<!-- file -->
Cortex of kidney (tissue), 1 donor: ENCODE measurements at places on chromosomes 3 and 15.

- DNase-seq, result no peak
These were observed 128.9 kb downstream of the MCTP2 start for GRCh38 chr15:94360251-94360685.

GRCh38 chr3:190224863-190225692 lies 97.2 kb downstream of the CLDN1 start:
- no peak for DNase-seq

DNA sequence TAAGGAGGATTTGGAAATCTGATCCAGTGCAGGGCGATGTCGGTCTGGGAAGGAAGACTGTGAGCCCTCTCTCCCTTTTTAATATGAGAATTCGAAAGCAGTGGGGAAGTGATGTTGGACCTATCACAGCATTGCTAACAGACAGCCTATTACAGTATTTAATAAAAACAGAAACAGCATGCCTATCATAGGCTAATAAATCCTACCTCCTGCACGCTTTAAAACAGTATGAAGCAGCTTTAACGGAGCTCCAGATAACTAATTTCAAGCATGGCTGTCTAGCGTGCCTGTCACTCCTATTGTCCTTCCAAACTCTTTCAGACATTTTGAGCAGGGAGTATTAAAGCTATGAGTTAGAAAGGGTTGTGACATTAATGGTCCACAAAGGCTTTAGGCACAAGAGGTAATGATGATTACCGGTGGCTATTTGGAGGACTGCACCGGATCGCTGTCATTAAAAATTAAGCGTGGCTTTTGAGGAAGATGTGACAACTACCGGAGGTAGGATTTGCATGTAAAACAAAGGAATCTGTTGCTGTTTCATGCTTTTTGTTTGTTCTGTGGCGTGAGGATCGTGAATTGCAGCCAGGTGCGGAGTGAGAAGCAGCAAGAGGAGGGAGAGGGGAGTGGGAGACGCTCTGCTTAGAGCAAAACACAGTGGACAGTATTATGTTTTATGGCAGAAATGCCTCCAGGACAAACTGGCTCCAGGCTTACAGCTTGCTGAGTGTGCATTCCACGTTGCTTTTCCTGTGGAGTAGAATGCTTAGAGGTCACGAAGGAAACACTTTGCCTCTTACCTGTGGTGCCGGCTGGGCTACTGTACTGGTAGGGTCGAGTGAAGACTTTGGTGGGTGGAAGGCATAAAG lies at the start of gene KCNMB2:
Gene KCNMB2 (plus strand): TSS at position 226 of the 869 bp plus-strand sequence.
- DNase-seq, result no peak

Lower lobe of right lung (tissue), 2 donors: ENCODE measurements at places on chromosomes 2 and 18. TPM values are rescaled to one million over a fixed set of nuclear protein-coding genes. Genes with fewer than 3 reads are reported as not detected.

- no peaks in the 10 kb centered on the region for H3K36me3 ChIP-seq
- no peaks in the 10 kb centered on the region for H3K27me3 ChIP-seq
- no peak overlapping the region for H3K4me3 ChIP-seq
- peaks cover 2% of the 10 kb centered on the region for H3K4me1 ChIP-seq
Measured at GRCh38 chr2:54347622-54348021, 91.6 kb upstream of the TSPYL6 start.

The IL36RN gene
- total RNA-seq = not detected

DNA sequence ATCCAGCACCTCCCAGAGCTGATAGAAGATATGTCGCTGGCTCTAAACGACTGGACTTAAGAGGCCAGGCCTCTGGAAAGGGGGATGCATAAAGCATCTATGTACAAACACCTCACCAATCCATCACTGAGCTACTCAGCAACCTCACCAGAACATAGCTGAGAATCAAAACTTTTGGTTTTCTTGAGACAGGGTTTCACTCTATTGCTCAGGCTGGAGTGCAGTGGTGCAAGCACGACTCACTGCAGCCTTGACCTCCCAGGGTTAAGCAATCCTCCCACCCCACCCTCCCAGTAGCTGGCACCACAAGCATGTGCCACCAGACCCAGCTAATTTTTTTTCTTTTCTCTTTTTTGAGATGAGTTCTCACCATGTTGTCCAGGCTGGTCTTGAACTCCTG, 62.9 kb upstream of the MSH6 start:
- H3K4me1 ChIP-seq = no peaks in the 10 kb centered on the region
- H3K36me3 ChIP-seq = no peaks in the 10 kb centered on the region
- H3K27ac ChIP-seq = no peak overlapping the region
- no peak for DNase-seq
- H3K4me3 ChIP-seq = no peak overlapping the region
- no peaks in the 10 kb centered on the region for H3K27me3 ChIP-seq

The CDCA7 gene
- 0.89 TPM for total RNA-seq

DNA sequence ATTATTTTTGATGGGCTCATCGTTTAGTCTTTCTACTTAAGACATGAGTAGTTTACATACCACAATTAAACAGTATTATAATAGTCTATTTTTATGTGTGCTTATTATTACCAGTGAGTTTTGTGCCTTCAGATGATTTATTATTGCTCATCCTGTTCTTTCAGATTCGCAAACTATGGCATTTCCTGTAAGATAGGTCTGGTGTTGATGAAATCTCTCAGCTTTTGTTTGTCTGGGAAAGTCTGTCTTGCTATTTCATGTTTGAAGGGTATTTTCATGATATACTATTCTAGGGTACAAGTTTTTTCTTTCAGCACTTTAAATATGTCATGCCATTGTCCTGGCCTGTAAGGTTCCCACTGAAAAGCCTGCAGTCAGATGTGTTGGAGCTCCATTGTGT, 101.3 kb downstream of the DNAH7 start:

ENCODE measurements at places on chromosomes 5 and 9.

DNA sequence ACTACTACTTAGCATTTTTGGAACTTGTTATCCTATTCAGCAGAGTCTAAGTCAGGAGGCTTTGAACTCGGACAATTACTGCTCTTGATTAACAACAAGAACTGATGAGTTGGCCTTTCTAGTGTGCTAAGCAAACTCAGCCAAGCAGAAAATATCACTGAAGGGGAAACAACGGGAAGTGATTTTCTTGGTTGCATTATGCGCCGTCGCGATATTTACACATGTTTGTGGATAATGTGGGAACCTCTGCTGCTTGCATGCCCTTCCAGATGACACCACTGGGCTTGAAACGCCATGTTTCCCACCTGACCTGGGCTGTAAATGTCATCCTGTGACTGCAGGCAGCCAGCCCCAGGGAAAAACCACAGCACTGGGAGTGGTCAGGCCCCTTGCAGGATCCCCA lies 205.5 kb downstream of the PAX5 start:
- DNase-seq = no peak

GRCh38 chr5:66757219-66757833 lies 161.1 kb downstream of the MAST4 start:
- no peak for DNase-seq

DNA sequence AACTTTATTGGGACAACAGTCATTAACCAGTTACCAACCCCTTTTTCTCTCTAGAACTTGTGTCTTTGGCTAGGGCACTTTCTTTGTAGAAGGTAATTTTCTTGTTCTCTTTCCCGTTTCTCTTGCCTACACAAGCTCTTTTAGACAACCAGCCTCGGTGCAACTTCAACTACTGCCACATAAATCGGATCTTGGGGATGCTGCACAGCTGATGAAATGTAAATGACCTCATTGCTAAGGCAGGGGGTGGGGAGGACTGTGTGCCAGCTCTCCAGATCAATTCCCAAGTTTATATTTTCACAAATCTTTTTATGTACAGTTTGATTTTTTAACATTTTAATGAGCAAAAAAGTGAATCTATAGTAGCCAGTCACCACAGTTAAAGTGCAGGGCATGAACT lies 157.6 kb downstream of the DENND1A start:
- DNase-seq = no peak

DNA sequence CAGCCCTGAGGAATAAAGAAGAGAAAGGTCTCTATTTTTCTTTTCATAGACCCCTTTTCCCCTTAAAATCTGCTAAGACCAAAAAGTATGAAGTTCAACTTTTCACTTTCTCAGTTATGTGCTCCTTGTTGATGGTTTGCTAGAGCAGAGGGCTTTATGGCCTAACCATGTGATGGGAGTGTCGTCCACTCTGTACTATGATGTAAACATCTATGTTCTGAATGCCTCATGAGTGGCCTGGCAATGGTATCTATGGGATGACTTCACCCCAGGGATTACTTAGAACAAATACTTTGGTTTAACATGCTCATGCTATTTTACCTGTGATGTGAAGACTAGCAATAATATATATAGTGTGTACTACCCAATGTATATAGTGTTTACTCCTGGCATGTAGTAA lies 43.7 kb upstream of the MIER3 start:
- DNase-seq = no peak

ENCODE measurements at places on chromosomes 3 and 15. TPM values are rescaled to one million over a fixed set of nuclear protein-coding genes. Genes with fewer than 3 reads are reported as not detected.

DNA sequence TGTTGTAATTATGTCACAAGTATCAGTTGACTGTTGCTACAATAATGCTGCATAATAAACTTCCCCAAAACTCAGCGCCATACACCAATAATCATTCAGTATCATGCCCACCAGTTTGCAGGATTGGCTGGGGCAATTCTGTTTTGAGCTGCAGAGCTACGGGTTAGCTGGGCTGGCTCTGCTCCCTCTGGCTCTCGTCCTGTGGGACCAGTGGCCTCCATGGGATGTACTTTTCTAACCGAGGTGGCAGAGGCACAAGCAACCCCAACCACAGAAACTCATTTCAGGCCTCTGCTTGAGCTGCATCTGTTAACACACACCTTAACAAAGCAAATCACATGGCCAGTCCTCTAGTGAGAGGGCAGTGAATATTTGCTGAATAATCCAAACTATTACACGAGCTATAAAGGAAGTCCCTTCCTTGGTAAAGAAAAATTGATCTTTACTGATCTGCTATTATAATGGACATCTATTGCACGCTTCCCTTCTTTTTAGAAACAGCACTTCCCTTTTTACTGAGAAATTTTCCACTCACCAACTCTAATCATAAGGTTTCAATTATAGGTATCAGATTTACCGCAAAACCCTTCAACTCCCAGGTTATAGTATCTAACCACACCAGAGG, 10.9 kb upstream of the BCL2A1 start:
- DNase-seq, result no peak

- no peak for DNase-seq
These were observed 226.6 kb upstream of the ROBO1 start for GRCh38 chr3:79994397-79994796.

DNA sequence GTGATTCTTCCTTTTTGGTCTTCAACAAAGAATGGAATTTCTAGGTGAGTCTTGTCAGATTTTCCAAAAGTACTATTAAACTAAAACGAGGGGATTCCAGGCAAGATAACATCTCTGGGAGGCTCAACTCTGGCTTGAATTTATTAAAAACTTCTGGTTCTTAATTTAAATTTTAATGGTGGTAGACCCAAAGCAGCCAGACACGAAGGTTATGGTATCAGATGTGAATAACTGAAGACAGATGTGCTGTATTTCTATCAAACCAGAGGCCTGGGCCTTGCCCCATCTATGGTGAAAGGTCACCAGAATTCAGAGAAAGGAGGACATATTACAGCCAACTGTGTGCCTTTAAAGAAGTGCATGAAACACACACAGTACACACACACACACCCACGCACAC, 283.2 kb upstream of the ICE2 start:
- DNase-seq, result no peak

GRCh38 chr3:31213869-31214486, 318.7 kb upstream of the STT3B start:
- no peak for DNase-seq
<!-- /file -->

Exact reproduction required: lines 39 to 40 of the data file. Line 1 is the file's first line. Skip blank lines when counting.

- no peak for DNase-seq
These were observed 226.6 kb upstream of the ROBO1 start for GRCh38 chr3:79994397-79994796.